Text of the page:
What makes an organization a “best place to work?” Check out these common practices of companies that are frequently recognized among job seekers, consumers, industry analysts and – not least of all – their own employees for being great places to work.
- They’re not afraid to relinquish a little control. Despite reports that over half of employers still ban social networking at work, companies who’ve embraced it have found tremendous reward in enabling employees to use social media. Zappos was one of the first companies to embrace social media, giving employees the freedom to use Twitter. The strategy has worked well for the online shoe retailer: By enabling employees to talk freely about their jobs, new products, or other interesting aspects of company life, they’ve effectively made their employees into brand advocates, and created buzz about being a great place to work. More recently, Whole Foods has taken a similar approach to social media, believing that letting individual employees’ personalities shine through is essential to for social media to work well and engage people.
- They embrace new media as a recruiting tool. Staffing firm Kelly Services, a 2008 Best Place to Work in Western Pa., created a virtual community in Second Life to provide job seekers with an interactive experience to see what it’s like to work for Kelly. It has also helped to create buzz about Kelly and differentiate the firm from its competitors. For much the same reason, staffing firm Spherion decided to leverage the current popularity of viral video when it created its Web series, “The Temp Life.” Seems to be working: the 17-episode series is clearly resonating with audiences, with over 1 million views to date.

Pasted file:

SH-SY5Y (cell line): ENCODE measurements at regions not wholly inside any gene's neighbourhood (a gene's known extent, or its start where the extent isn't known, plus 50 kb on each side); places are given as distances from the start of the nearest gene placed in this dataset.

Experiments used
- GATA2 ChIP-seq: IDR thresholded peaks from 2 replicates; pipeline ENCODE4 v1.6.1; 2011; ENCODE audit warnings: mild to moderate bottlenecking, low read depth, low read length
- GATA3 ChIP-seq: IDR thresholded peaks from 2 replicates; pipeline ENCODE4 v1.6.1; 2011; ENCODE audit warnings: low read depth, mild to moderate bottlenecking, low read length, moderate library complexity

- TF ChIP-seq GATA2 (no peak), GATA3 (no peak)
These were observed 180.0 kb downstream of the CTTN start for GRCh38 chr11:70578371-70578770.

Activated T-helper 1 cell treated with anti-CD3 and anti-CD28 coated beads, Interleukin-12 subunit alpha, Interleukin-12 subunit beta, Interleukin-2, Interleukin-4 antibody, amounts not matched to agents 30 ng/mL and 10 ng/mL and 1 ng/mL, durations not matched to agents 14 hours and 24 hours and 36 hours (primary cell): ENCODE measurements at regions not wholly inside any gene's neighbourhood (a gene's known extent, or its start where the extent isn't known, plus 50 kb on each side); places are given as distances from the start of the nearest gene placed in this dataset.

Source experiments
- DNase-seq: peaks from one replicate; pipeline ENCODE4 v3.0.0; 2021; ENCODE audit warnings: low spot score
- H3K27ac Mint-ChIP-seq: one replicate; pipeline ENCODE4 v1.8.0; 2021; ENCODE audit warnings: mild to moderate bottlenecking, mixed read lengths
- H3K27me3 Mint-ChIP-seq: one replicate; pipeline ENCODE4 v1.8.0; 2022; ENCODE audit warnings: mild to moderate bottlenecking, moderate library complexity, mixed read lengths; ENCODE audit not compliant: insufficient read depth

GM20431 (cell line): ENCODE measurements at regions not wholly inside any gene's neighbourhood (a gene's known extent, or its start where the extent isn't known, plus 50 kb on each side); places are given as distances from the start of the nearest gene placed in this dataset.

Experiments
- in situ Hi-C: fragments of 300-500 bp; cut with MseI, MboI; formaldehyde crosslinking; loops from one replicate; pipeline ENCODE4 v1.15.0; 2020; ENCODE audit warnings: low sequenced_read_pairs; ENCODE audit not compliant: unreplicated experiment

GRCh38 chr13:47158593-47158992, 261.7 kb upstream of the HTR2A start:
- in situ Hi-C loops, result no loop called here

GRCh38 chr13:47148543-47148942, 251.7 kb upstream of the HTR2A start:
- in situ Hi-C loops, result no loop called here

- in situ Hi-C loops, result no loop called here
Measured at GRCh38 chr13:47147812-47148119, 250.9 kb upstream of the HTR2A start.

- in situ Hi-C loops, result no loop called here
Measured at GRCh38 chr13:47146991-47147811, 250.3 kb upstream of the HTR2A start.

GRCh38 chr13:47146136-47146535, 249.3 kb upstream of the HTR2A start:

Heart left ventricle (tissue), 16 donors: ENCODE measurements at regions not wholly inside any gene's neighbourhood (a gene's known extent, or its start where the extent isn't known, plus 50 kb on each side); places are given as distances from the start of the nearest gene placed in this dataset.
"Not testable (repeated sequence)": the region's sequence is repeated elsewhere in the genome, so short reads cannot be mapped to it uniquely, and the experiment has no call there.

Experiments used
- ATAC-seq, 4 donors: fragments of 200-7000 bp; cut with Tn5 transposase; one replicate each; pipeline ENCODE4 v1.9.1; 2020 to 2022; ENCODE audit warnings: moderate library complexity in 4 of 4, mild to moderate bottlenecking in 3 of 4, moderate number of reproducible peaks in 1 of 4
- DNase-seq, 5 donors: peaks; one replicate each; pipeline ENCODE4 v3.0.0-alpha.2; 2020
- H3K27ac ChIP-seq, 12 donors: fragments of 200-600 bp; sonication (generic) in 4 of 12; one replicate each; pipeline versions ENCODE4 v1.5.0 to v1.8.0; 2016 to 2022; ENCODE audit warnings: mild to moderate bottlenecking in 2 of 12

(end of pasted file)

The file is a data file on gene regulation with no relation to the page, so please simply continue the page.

- They embrace new media as an engagement tool. IBM did it with Beehive. Best Buy did it with Blue Shirt Nation. Now, companies of every size are utilizing online social communities for internal purposes - engaging employees and keeping them informed of important company news, events and projects. Over 50,000 companies worldwide, including Fox and Adobe use microblogging site Yammer, while companies like Starbucks and Pepsico have found success with cfactor’s “enterprise social networking” solution.
- They think outside the Facebooks. Overwhelmed by the sheer volume of users on Facebook, Twitter and other social media giants? Think “niche.” That’s what Seattle-based Tableau Software did recently when it needed a Web developer with extensive knowledge of Drupal: the company’s recruiters began surfing social networking sites that catered to Drupal enthusiasts, where they eventually found their new hire.
- They ask for employee feedback (and actually listen to it). Feedback from Aetna’s employee surveys – administered regularly to enable employees to voice their thoughts about how the company is doing and where there is room for improvement – led to the establishment of Aetna’s current recognition program, The Aetna Way Excellence Awards, according to CEO Ronald Williams in an interview for our Leadership Series. Leadership recognized that employees wanted more company-wide recognition events, so they delivered. “That whole program came about as a result of employees’ suggestions that came through the survey,” Williams said.
- They work in partnership with Human Resources. “People decisions are some of the most important decisions I make, so I make those decisions in collaboration with my HR partners,” says Stryker CEO Steve MacMillan in a recent interview with CareerBuilder. “Responsibility for our people may be a human resources function, but we all manage it together.” It’s no accident that Stryker is a three-time winner of the “Gallup Great Place to Work Award,” in addition to other best place to work honors.
- They actively encourage learning and development. Smart companies know the power of providing opportunities for professional development and personal growth in helping to retain top talent. Spectrum Health does both: The company’s relationship with University of Michigan provides opportunities for leadership members to gain experience in project-based work. And its EXCEL Professional Development Model program recognizes and provides monetary awards for nursing staff for academic and professional accomplishments, as well as community service.
What about you? What particular practices make your organization a best place to work?Related
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